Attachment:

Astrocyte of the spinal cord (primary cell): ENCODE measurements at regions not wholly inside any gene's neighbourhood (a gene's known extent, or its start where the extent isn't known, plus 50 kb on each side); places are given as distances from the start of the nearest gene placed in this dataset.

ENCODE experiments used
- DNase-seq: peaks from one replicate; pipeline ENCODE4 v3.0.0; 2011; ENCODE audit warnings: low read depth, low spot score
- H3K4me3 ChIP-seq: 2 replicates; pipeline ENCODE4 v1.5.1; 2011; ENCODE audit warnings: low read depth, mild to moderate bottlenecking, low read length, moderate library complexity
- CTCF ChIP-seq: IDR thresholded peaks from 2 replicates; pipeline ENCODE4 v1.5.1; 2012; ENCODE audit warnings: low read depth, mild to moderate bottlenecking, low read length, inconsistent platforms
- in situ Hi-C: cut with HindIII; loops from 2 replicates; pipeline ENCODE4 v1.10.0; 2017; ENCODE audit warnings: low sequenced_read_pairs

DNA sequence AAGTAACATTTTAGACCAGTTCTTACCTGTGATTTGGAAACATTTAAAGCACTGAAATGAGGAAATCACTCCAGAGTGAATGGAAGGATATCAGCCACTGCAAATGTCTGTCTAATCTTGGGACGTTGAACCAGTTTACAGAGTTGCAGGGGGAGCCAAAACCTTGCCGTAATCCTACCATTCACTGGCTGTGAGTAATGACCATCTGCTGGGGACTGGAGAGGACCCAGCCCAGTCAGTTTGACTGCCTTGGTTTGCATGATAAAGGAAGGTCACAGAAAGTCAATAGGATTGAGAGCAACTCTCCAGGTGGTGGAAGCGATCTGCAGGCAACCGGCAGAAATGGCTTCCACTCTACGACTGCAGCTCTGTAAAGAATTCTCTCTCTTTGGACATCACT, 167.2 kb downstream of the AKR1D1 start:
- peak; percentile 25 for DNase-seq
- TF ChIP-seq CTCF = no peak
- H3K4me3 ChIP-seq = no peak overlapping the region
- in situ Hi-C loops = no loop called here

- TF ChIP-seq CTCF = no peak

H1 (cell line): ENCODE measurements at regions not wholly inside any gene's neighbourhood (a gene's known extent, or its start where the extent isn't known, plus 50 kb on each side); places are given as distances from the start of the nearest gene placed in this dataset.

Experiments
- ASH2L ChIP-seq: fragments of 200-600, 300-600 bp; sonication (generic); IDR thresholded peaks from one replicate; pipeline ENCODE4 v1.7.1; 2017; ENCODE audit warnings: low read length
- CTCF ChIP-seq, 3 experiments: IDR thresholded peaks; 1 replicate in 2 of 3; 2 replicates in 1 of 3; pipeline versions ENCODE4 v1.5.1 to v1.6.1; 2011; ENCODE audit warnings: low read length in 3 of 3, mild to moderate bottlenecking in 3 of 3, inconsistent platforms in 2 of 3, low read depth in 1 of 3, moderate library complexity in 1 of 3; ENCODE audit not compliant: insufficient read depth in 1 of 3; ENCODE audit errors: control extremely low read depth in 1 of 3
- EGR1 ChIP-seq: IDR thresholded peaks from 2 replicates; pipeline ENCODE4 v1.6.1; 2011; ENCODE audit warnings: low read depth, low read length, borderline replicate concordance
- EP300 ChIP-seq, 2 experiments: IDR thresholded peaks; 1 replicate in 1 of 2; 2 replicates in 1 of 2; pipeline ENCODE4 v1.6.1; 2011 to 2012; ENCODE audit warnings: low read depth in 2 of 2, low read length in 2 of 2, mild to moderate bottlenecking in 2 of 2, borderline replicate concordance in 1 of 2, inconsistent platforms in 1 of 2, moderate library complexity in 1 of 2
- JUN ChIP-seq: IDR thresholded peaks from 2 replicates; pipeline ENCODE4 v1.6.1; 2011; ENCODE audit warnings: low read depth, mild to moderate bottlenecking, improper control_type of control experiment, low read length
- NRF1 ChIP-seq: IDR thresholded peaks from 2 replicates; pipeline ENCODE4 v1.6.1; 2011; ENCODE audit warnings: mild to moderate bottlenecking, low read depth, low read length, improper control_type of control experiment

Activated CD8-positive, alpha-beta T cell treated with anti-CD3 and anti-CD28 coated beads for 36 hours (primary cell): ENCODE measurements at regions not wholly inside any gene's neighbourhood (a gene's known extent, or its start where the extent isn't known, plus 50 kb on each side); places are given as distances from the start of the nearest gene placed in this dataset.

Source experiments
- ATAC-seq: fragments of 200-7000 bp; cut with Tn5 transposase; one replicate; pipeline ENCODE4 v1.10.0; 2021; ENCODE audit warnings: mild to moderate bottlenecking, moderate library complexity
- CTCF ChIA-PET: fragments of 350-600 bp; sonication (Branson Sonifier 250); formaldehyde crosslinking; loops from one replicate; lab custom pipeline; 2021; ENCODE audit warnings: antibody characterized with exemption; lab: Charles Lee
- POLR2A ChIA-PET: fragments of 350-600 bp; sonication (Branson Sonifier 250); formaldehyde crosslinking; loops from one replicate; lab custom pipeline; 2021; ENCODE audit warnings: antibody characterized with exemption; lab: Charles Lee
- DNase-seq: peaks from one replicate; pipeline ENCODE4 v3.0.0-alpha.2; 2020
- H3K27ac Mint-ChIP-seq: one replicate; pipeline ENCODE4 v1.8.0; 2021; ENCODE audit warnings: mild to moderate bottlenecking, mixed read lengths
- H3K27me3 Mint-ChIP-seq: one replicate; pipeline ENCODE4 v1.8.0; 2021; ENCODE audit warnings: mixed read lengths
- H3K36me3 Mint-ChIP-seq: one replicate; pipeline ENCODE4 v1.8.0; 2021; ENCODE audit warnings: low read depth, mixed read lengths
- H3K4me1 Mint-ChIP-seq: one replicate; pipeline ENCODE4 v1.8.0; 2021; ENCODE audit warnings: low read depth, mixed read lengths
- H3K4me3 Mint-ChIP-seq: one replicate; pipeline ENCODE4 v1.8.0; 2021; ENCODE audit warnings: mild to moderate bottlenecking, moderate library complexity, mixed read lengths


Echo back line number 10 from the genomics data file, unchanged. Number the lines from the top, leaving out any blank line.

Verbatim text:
- H3K4me3 ChIP-seq = no peak overlapping the region